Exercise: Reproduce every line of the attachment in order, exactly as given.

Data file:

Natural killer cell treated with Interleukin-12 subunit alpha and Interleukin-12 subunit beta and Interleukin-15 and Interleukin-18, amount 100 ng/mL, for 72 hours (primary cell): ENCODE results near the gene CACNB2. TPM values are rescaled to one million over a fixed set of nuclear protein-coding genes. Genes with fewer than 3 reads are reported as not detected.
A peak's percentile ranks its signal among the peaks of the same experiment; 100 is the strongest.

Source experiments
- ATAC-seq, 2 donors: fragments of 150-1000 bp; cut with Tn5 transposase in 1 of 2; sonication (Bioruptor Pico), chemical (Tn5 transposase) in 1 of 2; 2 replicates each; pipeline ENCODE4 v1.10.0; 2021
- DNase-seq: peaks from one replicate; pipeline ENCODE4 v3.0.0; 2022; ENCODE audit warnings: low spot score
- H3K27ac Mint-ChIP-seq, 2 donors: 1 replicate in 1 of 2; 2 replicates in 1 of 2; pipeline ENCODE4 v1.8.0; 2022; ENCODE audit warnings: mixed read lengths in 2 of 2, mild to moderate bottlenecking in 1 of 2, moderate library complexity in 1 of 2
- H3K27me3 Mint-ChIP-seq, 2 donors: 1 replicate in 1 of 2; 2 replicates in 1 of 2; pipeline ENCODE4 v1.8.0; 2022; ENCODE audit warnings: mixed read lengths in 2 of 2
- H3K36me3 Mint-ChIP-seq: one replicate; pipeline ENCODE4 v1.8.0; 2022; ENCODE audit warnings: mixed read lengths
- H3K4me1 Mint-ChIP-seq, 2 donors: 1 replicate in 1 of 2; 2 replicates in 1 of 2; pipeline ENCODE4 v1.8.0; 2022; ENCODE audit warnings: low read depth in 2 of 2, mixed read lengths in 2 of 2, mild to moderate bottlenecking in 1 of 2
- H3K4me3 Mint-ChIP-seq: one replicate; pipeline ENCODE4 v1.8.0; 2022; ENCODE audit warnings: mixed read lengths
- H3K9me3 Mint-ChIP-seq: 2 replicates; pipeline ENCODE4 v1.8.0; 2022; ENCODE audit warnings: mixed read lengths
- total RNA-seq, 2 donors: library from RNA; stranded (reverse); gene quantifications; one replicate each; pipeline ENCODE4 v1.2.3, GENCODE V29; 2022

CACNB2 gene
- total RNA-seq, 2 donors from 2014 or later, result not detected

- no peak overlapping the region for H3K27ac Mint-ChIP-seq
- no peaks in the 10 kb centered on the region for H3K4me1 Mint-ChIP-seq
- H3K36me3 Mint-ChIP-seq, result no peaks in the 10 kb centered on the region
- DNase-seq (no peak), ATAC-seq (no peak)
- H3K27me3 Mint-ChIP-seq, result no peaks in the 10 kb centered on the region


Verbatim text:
Natural killer cell treated with Interleukin-12 subunit alpha and Interleukin-12 subunit beta and Interleukin-15 and Interleukin-18, amount 100 ng/mL, for 72 hours (primary cell): ENCODE results near the gene CACNB2. TPM values are rescaled to one million over a fixed set of nuclear protein-coding genes. Genes with fewer than 3 reads are reported as not detected.
A peak's percentile ranks its signal among the peaks of the same experiment; 100 is the strongest.

Source experiments
- ATAC-seq, 2 donors: fragments of 150-1000 bp; cut with Tn5 transposase in 1 of 2; sonication (Bioruptor Pico), chemical (Tn5 transposase) in 1 of 2; 2 replicates each; pipeline ENCODE4 v1.10.0; 2021
- DNase-seq: peaks from one replicate; pipeline ENCODE4 v3.0.0; 2022; ENCODE audit warnings: low spot score
- H3K27ac Mint-ChIP-seq, 2 donors: 1 replicate in 1 of 2; 2 replicates in 1 of 2; pipeline ENCODE4 v1.8.0; 2022; ENCODE audit warnings: mixed read lengths in 2 of 2, mild to moderate bottlenecking in 1 of 2, moderate library complexity in 1 of 2
- H3K27me3 Mint-ChIP-seq, 2 donors: 1 replicate in 1 of 2; 2 replicates in 1 of 2; pipeline ENCODE4 v1.8.0; 2022; ENCODE audit warnings: mixed read lengths in 2 of 2
- H3K36me3 Mint-ChIP-seq: one replicate; pipeline ENCODE4 v1.8.0; 2022; ENCODE audit warnings: mixed read lengths
- H3K4me1 Mint-ChIP-seq, 2 donors: 1 replicate in 1 of 2; 2 replicates in 1 of 2; pipeline ENCODE4 v1.8.0; 2022; ENCODE audit warnings: low read depth in 2 of 2, mixed read lengths in 2 of 2, mild to moderate bottlenecking in 1 of 2
- H3K4me3 Mint-ChIP-seq: one replicate; pipeline ENCODE4 v1.8.0; 2022; ENCODE audit warnings: mixed read lengths
- H3K9me3 Mint-ChIP-seq: 2 replicates; pipeline ENCODE4 v1.8.0; 2022; ENCODE audit warnings: mixed read lengths
- total RNA-seq, 2 donors: library from RNA; stranded (reverse); gene quantifications; one replicate each; pipeline ENCODE4 v1.2.3, GENCODE V29; 2022

CACNB2 gene
- total RNA-seq, 2 donors from 2014 or later, result not detected

- no peak overlapping the region for H3K27ac Mint-ChIP-seq
- no peaks in the 10 kb centered on the region for H3K4me1 Mint-ChIP-seq
- H3K36me3 Mint-ChIP-seq, result no peaks in the 10 kb centered on the region
- DNase-seq (no peak), ATAC-seq (no peak)
- H3K27me3 Mint-ChIP-seq, result no peaks in the 10 kb centered on the region